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The U.S. is dealing with its worst measles outbreak in 25 years, and experts say these cases are fueled by a global surge in the disease. The World Health Organization counted more than 100,000 cases of measles in the first quarter of this year. That figure is up by more than 300%, compared to the same period a year ago. NPR's Jason Beaubien has more.
JASON BEAUBIEN, BYLINE: Dr. James Goodson at the Centers for Disease Control and Prevention in Atlanta says the U.S. measles cases are a direct result of the outbreaks abroad.
JAMES GOODSON: When we see large measles outbreaks in other countries that are common destinations for travelers from the U.S., that's when we often see the largest number of measles cases in the U.S. like we're seeing this year.
BEAUBIEN: Madagascar is grappling with a measles outbreak that sickened 70,000 people and killed more than a thousand. Ukraine had a similar number of cases. There are ongoing measles outbreaks in the Philippines, India, Romania, Brazil and Venezuela. There have been smaller flare-ups in popular vacation destinations like France, Greece and Israel. And it's unvaccinated travelers who are the problem. They're the ones who are bringing the virus into the U.S.
GOODSON: The only reservoir for measles virus is people, so the only way you're going to get measles is if you come in contact with somebody who's infected with measles.
BEAUBIEN: For the first few days, someone infected with measles might not even know they're sick. Yet they're spreading the highly contagious airborne virus on the plane, in airports and to other unvaccinated people.
GOODSON: The only way that measles is still surviving today is through transmission through unimmunized people.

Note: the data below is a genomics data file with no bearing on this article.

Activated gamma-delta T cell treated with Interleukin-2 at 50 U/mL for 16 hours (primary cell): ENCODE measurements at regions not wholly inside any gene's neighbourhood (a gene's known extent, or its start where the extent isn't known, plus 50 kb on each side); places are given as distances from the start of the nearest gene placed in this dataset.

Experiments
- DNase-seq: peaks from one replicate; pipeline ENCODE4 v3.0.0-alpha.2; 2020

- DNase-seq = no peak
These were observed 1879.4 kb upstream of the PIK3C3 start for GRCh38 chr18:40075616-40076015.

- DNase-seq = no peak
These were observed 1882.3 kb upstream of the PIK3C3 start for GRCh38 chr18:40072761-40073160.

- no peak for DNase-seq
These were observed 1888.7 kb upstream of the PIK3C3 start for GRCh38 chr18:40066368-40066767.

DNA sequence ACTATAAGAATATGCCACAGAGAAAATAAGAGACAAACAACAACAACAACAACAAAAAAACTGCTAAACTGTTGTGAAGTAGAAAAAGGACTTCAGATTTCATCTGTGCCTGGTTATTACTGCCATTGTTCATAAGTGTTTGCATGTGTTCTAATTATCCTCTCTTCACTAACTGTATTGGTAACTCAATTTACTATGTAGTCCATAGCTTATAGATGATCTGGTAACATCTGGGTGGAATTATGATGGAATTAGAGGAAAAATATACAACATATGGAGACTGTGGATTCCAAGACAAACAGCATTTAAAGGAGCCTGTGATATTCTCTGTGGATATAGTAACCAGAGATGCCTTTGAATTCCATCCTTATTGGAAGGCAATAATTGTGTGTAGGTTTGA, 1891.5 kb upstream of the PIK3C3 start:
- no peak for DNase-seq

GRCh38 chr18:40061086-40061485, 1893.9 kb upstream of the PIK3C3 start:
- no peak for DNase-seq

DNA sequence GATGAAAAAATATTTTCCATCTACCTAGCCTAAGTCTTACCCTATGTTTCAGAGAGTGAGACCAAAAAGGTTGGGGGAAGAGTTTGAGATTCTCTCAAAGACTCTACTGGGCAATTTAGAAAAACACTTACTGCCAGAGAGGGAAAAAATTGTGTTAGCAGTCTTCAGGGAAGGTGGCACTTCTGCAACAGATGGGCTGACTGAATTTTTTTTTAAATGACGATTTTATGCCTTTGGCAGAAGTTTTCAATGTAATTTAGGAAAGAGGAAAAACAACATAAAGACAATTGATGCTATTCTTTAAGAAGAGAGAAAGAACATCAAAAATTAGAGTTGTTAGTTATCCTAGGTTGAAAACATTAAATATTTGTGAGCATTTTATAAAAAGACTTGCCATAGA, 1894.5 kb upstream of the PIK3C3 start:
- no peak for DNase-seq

BEAUBIEN: To completely stop the spread of measles, epidemiologists say 95% of a community needs to be immune to the disease, yet the global vaccination rate stands at about 87%. The U.S. is at 92% coverage. Some countries have measles immunization rates well below 60%. The reasons for this are varied. Some places simply don't have the resources to refrigerate and distribute vaccines. Others had the resources, like Syria and Venezuela, but lost them in the midst of civil strife. Some places like Romania have seen growing resistance to vaccines. Dr. Robin Nandy, UNICEF's chief of immunization based in New York, says most of these scenarios are playing out in Ukraine.
ROBIN NANDY: The Ukraine is a complex situation.
BEAUBIEN: Over the last 12 months, Ukraine recorded just over 72,000 cases, the most of any country in the world. There's been a very high-profile and vocal anti-vaccination campaign in Ukraine. It's had armed clashes between the government and pro-Russian separatists. Ukrainians report high levels of distrust towards their government, which Nandy says also applies to the health system.
NANDY: They've had, also, systems break down. They've had vaccine shortages that undermine community confidence, you know, towards the health services.
BEAUBIEN: Nandy says the challenge in trying to get global measles vaccination rates up above 95% is that there's no one-size-fits-all solution. And he says the potential for more large measles outbreaks exists right now in many parts of the world.
NANDY: You know, there are countries today with low vaccination coverage who are not having outbreaks, currently. But that doesn't mean that they're not going to have outbreaks tomorrow. They're extremely susceptible to outbreaks at any time.
BEAUBIEN: And if that happens, it increases the chances that there'll be more measles outbreaks here in the United States, too. Jason Beaubien, NPR News.
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